Do you know what the sign of a good cut of steak is? Nowadays, with a lot of meat-cutting happening before meats ever hit your supermarket shelves, your local grocery store butcher might not be that highly trained, and their ability to help you get the best bang for your buck is diminished. This informative guide will help you pick any cut of steak you like from rib-eyes to t-bones.
Grades of meat are usually determined by third party organizations such as the USDA; the designations of "prime," "choice," or "select" meat equate to high, medium, and low qualities of meat as determined by age and marbling. There will be variance within the actual grades of meat, but generally prime is very good, and select is average. Ideally, your cut of meat will be very red with even, white marbling throughout.
- Marbling is an important factor to look out for in meat. Marbling is essentially how much fat is running through your cut of meat. If your meat has very little fat, then your cut of steak will probably be tender, but not as flavorful. On the other hand, if there is a lot of white marbling throughout your meat, your meat will be very flavorful, and a bit less tender.
- Some Brand Names are a marketing movement used to give certain cuts of meats prominence or cachet, without mentioning their grade, such as "rancher's reserve." You should find out what the brand names are indicative of; sometimes it's just a particular cut of beef (such as "Certified Angus") or it could indicate a particularly tenderized meat.
- Enhanced, Natural, and Certified Organic meat labels indicate attributes about where the beef has come from and how it was prepared. "Enhanced" usually means that the steak has additional additives, such as flavorings or salt solutions; these steaks must show how much of the steak's weight is from the injected materials. "Natural" meats means that the meat was processed without additives. "Certified Organic" means that the cattle was fed with only organic feed, had access to pasture, and was never given any hormones.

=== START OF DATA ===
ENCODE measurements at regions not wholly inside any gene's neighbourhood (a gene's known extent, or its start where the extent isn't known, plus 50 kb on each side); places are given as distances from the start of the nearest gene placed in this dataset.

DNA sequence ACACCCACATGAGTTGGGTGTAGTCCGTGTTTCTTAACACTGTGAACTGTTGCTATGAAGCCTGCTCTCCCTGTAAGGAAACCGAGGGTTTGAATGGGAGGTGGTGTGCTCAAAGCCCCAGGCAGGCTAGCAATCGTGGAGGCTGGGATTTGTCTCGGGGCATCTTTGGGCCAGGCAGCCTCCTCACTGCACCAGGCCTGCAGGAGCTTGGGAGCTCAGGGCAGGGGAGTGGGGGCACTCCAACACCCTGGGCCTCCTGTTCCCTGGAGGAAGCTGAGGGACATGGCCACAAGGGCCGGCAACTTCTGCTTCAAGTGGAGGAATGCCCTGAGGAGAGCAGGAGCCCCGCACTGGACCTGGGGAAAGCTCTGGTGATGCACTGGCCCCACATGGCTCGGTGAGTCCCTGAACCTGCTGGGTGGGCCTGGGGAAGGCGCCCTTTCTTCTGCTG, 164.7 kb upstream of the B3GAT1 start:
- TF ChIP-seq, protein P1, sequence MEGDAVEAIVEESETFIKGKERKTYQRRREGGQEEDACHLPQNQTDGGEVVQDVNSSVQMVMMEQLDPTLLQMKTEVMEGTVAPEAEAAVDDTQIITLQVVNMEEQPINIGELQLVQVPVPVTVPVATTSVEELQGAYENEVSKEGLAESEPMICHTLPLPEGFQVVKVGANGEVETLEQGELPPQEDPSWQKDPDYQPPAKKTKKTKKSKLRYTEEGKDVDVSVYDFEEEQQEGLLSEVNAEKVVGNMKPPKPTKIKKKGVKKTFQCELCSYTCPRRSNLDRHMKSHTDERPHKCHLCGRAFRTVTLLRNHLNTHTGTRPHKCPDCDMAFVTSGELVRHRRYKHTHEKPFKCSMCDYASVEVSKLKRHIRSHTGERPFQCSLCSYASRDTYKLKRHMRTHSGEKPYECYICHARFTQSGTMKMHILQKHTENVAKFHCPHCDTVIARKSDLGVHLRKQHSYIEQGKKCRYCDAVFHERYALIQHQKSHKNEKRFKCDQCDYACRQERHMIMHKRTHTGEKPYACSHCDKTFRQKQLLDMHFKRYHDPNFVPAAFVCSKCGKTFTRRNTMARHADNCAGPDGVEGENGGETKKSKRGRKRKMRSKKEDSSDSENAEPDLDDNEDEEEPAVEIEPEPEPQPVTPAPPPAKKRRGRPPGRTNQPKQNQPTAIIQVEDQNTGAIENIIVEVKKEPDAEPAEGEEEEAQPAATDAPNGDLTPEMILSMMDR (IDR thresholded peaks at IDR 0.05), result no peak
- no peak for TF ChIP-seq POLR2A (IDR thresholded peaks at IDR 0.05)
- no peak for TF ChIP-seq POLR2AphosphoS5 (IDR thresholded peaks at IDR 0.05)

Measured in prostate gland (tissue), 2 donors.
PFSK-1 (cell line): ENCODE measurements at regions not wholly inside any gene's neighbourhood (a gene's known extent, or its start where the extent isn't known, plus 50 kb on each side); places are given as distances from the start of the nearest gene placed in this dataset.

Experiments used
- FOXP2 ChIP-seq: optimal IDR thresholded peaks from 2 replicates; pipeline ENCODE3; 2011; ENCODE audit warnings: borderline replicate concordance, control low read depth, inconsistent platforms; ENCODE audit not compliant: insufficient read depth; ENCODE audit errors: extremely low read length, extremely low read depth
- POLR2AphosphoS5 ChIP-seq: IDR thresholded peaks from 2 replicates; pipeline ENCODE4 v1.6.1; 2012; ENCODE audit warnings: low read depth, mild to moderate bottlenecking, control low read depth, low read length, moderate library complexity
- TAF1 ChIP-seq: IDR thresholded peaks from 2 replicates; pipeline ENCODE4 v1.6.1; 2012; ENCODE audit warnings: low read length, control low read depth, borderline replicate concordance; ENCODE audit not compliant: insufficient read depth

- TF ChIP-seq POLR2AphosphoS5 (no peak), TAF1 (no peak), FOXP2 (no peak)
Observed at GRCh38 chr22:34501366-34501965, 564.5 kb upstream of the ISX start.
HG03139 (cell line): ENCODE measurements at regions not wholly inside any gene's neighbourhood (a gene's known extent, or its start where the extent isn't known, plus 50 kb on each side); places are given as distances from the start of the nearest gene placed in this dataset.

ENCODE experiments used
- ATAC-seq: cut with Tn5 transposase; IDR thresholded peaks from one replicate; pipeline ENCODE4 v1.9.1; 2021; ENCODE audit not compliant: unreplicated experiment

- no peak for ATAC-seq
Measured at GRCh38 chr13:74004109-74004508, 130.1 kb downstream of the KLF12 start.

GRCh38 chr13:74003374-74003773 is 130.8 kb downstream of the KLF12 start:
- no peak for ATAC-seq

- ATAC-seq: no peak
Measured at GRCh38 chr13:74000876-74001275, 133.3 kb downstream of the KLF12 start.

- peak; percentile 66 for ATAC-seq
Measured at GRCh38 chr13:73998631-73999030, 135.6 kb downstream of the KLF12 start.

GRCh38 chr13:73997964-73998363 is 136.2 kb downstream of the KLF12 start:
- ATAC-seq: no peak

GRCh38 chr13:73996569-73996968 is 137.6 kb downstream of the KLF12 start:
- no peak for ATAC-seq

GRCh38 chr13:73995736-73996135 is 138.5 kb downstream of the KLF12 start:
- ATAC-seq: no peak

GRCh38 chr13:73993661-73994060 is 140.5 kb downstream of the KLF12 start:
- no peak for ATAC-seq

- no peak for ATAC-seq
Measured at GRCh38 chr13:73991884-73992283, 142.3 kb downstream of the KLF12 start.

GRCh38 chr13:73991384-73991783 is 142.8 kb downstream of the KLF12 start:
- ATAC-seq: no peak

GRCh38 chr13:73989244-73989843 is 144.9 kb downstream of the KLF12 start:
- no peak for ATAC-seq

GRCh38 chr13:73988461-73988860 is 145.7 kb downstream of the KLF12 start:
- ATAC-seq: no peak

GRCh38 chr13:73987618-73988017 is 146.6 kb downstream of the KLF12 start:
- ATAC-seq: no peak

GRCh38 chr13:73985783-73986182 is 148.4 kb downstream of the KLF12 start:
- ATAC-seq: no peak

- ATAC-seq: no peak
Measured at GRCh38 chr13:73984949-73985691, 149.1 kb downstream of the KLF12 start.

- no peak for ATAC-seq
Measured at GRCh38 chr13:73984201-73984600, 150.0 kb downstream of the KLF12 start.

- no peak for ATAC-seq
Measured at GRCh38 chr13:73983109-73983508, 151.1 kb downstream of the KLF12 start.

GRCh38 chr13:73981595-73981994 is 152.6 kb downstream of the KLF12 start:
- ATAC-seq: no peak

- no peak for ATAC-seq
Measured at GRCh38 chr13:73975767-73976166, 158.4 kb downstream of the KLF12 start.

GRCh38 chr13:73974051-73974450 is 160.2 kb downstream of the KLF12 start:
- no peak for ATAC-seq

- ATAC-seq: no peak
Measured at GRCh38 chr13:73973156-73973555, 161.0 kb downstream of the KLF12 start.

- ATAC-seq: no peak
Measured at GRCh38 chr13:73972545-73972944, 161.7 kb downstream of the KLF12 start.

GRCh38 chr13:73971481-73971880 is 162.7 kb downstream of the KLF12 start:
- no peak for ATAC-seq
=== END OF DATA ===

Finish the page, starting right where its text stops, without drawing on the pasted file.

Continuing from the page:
Generally, it's good to know how each cut of steak will cook up. In general, any cut with the word "loin" or "rib" in it, the meat will be easy to throw on the grill or into the oven, without marinating, and still turn out tender, flavorful, and delicious. Cuts called "chuck" or "round" however, will need to be marinated for lengths of time, or slow-cooked, in order to soften. Otherwise, they will be very tough.
- Look for thick, even cuts of steak, usually no thinner than 1 inch, otherwise it's extremely easy to overcook. An even cut of steak is desirable to achieve even cooking throughout.**
- Keep the fat. The fat on a steak helps it keep in flavor and prevents it from losing its shape during the cooking process. If you want to trim off excess fat, do so after cooking; this will help you get the most out of your meat.
Photo credits: PrimeTime Meats, Womack Farms, Tricks of a Trade